By Sue Manning
A beloved pet dressed in a Halloween costume, posed next to a lit jack-o-lantern, sounds like a great photo opportunity — but it’s also a fire hazard.
Pets and other animals inadvertently set about 510 house fires every year in this country. From 2006 to 2010, such fires caused an average of $8.7 million in property damage and injured eight humans a year, said John R. Hall Jr., division director for fire analysis and research for the National Fire Protection Association.
Animals — including wild ones or pests like rats or insects — are capable of starting a fire any time, but the majority involve a heat source, like a stove, light fixture, candle, embers, or a space heater, Hall said. And over colder holidays like Thanksgiving and Christmas, there’s often more activity around those sources than usual.
On Feb. 4, a Vancouver, Wash., family left a new puppy home alone for the first time — and also food on the stove. The dog turned on the igniter trying to get to it, said fire department Capt. David James. The dog died, and the family’s rental house was destroyed.
“It was insured and can be rebuilt, but people and pets can’t be replaced,” James said.
A dog and a stove nearly set afire Kay Wardlow’s home in Norman, Okla., three years ago. Lucy, a Labrador retriever-basset hound mix with a penchant for chocolate, tried to get a cake off the stove while the family was out, Wardlow said.
They were alerted to smoke in the house when their home security company called to say their alarm had gone off. Lucy had hit the knobs on the gas stove, moving the automatic igniter just enough so it kept tripping and trying to light, she said.
“The heat melted the plastic on top of the cake pan and that’s what filled the house with smoke,” she said. Firefighters told her if the alarm company hadn’t notified them, it would have flamed over and set the house on fire.
“You could smell the smoke from the street,” with the smoke so thick that she couldn’t see across a room, Wardlow said. When they opened the door, Lucy bounded out, wagging her tail and glad to see everyone. “It’s hard to look at her and be mad at her.”
Pets especially need monitoring around holidays, when owners may be cooking or baking treats more often or when potentially flammable decorations are out. A dog or cat wearing a homemade Halloween costume, especially one with a cape, might get too close to a jack-o-lantern with an open flame.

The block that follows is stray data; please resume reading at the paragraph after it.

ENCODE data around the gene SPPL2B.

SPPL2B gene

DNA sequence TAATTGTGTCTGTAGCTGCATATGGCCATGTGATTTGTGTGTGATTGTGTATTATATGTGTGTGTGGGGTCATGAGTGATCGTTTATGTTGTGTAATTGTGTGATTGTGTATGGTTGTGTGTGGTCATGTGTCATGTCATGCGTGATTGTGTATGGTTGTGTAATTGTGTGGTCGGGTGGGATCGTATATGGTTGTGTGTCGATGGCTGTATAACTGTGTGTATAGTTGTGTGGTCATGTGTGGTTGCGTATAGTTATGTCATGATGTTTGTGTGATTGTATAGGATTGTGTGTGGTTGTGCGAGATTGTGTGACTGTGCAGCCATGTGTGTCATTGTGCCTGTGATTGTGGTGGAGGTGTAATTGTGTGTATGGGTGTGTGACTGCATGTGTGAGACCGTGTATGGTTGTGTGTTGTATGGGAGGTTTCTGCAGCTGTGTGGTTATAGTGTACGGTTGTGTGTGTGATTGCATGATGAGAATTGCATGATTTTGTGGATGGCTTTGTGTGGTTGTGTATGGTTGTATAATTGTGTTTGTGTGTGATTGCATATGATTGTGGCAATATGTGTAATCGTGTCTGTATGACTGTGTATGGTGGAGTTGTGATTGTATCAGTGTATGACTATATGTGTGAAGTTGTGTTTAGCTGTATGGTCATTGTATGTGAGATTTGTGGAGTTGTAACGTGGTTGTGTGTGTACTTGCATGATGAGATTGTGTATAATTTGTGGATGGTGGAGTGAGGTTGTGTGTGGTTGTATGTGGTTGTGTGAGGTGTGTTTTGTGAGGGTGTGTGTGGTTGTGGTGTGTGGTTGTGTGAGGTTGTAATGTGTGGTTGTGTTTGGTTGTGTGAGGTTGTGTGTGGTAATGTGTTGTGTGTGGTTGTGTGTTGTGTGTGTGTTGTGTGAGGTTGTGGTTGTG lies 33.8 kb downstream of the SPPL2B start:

“If you dress your own dog, the fabric probably isn’t fire-retardant,” said Lisa Peterson, a spokeswoman for the American Kennel Club. “So you need to be vigilant.”
Christmas trees, in particular, can topple when cats and dogs try to explore or climb them. Some decorations and overloaded electrical outlets can be dangerous.
Wardlow made preventative changes after Lucy’s near-catastrophe. The dog now stays outside when the family isn’t home and if she has to remain indoors, Wardlow removes the stove knobs.
She said she never imagined that her home security system, which she had set up for protection from burglars, would instead save her house “from a fire my dog nearly started.”
Pets can cause fires in other surprising and unforeseen ways. James, who has been a firefighter for 30 years, recalled how a cat once caused a fire when it urinated while perched on a window ledge in a home. The urine ran down the wall into an electrical outlet, he said.
“The cat ran away but the receptacle ignited and scorched the outlet,” James said.
In the event of a fire, animals only have a few minutes of advantage over people, James said.
“When a fire first starts — it’s true — hot air rises, but then it gets trapped and starts banking down. Heat will follow the smoke and all the objects in the room will reach ignition temperature and then no place is safe,” he said.
That’s when pet owners should stay put, rather than attempting to enter a burning house to rescue a pet.
“It may have already gotten out and you risk dying in the fire,” he said.